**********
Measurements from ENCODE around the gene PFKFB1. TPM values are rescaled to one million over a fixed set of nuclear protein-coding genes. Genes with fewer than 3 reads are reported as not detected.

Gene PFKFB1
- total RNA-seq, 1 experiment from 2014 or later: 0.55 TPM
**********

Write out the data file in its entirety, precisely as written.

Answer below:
Measurements from ENCODE around the gene PFKFB1. TPM values are rescaled to one million over a fixed set of nuclear protein-coding genes. Genes with fewer than 3 reads are reported as not detected.

Gene PFKFB1
- total RNA-seq, 1 experiment from 2014 or later: 0.55 TPM